This dissertation presents a study on the coupling effects of tension and shear force on CLT connections in mid-rise structures. Unlike the current simplified design assumption that CLT connectors only take either pure shear or pure tension force in the structures, this research first considers the significant interactions between tension and shear loads from two orthogonal directions for CLT connections through bi-axial loading experimental tests and numerical analysis.
Four sets of experimental tests were conducted: 1) AE 116 angle bracket connection tests under monotonic/cyclic tension loading with four levels of co-existent shear loads (0 kN, 20 kN, 30 kN, and 40 kN), 2) AE 116 angle bracket connection tests under monotonic/cyclic shear loading with four levels of co-existent tension loads (0 kN, 20 kN, 30 kN, and 40 kN), 3) HTT5 hold-down connection tests under monotonic/cyclic tension loading with three levels of co-existent shear loads (0 kN, 10 kN, and 20 kN), and 4) HTT5 hold-down connection tests under monotonic/cyclic shear loading with five levels of co-existent tension loads (0 kN, 20 kN, 30 kN, 40 kN and 60 kN). The specimens exhibited changes in strength and hysteresis behaviour under different configurations. Under bi-axial loading, different interactions between nails and surrounding wood embedment caused the coupling effect. Based on the mechanisms of CLT connections under bi-axial loading, a pseudo-nail model was developed using a modified protocol-independent nail connection algorithm. Two key parameters, a gap size factor ß, and an unloading stiffness degradation index , were implemented into the original algorithm to capture the unloading stiffness degradation and coupling effect of bi-axial loading.
The developed model was able to capture all the characteristics of CLT connections, including strength degradation, reloading/unloading stiffness degradation, the pinching effect, and the coupling effect. Model parameters were calibrated for all 32 configurations from the tests, and compared in terms of load carrying capacity and energy dissipation. Accurate agreements were reached. The results show that the proposed CLT connection model was able to predict the hysteresis behaviour of all nail-based connections.
This paper presents the modeling of coupling effect of tension and shear loading on Cross Laminated Timber (CLT) connections using a finite element based algorithm called HYST. The model idealizes the connections as a “Pseudo Nail” - elastoplastic beam elements (the nail) surrounded by compression-only spring elements (steel sheath and wood embedment). A gap size factor and an unloading stiffness degradation index of the spring elements under cyclic loading were integrated into the optimized HYST algorithm to consider the coupling effect. The model was calibrated to compare with 32 configurations of CLT angle bracket and hold-down connections tests: in tension with co-existent constant shear force, and in shear with co-existent tension force. The results showed that the proposed model can fully capture the coupling effect of typical CLT connections, considering strength degradation, unloading and reloading stiffness degradation, and pinching effect. The model provided a useful tool for nailbased timber connections and a mechanism-based explanation to understand the hysteretic behaviour of CLT connections under bi-axial loading.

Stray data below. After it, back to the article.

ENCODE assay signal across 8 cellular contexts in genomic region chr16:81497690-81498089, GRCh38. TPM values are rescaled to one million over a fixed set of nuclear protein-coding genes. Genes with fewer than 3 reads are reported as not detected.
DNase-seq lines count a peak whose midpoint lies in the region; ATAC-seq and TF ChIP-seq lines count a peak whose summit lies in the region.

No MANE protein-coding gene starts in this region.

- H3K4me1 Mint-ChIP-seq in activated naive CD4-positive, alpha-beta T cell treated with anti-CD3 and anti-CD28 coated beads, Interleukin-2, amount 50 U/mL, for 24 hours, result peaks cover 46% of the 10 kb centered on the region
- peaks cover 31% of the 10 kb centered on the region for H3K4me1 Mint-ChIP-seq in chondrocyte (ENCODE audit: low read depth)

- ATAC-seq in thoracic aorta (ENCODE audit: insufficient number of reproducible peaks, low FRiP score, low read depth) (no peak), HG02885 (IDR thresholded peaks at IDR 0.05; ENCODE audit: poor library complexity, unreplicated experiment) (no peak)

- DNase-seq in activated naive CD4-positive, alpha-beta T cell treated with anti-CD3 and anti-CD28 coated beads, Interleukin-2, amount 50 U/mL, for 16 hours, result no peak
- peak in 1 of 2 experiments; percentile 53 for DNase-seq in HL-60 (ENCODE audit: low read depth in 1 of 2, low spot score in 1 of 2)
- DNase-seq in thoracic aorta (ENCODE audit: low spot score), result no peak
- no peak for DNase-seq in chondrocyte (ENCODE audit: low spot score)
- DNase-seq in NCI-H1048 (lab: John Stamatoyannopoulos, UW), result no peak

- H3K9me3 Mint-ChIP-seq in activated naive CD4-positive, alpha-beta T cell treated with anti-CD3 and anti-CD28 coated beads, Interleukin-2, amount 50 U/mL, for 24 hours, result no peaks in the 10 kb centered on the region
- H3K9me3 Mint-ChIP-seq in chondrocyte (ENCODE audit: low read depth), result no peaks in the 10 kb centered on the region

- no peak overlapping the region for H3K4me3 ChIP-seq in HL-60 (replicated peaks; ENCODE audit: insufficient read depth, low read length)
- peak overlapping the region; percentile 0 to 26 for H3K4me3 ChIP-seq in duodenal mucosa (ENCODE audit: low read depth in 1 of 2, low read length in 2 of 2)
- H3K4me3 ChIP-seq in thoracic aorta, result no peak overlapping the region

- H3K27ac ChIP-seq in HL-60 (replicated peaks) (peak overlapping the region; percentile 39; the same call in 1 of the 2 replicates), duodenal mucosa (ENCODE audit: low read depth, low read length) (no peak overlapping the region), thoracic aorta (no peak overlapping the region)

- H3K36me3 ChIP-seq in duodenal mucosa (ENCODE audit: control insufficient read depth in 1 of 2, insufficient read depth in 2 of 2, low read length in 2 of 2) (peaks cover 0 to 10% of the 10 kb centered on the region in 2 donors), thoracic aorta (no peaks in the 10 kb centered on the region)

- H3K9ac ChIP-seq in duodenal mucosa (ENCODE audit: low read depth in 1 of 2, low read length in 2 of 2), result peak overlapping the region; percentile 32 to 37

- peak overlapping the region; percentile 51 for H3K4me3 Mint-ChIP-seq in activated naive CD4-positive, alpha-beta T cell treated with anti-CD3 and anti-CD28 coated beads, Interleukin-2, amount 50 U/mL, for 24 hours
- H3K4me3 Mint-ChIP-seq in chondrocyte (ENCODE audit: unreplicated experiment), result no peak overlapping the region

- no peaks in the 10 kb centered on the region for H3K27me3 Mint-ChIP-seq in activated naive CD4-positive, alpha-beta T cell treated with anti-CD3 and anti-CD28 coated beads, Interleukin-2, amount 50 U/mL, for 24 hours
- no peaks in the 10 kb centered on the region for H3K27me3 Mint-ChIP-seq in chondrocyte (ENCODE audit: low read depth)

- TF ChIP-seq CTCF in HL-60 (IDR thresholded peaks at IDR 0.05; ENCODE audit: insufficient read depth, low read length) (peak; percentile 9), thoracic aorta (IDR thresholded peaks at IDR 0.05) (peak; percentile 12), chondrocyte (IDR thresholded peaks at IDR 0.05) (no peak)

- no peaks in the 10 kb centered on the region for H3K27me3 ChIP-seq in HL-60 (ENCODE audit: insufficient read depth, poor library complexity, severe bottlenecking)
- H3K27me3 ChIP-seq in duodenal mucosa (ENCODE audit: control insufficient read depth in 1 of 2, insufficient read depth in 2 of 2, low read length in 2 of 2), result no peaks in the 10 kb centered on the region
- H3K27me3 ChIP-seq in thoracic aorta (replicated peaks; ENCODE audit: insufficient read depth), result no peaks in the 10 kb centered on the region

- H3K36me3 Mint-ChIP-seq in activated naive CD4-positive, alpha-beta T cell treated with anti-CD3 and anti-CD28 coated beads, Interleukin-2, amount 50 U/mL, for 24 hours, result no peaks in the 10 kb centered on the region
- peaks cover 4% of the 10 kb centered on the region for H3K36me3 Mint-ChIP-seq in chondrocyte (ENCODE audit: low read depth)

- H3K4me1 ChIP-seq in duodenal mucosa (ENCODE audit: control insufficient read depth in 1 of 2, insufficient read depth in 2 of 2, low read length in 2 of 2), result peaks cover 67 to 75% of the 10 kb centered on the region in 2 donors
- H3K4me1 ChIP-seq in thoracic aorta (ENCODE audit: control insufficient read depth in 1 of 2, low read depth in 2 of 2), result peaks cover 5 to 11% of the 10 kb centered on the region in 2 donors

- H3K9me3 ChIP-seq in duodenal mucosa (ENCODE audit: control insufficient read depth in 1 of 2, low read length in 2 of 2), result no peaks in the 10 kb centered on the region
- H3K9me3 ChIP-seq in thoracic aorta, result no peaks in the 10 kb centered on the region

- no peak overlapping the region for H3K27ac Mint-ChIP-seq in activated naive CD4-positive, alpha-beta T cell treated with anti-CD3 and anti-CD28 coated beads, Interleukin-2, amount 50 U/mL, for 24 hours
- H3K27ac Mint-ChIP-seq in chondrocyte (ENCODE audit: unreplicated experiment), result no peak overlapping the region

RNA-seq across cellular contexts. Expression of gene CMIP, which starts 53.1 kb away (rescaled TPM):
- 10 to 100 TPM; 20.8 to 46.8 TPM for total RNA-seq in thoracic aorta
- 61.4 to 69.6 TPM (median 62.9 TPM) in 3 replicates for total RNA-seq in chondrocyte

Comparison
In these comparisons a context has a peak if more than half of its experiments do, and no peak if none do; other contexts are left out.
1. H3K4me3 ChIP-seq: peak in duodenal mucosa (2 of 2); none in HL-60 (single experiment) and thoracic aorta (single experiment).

This paper presents results of an experimental study of commonly used angle bracket and hold-down connections in Cross Laminated Timber (CLT) wall systems under bi-directional loading. Monotonic and cyclic tests of the connections were carried out in one direction, while different levels of constant force were simultaneously applied in a perpendicular direction. The experiment aims to consider the combined and coupling effect of loads for connections in a rocking CLT shear wall system. Key mechanical characteristics of those connections were calculated, evaluated and discussed. The results show that shear and tension actions for hold-downs are quite independent but strongly coupled for angle brackets. The study gives a better understanding of hysteretic behaviour of CLT connections, and provides reliable data for future numerical analysis of CLT structures.
In this paper, an innovative type of mid-rise Cross Laminated Timber shear walls with coupling beams was designed. The 5-layer CLT panels were continuous along the height. Hold-downs and angle brackets were installed at the bottom of the panels. Coupling beams with energy dissipation devices were used to decrease the deformation and internal forces of the walls, providing adequate stiffness and strength. A numerical model was developed in OpenSees for a six storey prototype to investigate its seismic behaviour with different configurations. Strength degradation, stiffness degradation, and pinching effect were considered in the connection models. The structural performance was evaluated through a series of static and transient analyses. The simulation results indicated adequate lateral resistance and deformation capacity of this structural type. This study will lead to more application of large size CLT panels in multi-storey CLT buildings as lateral resistant systems.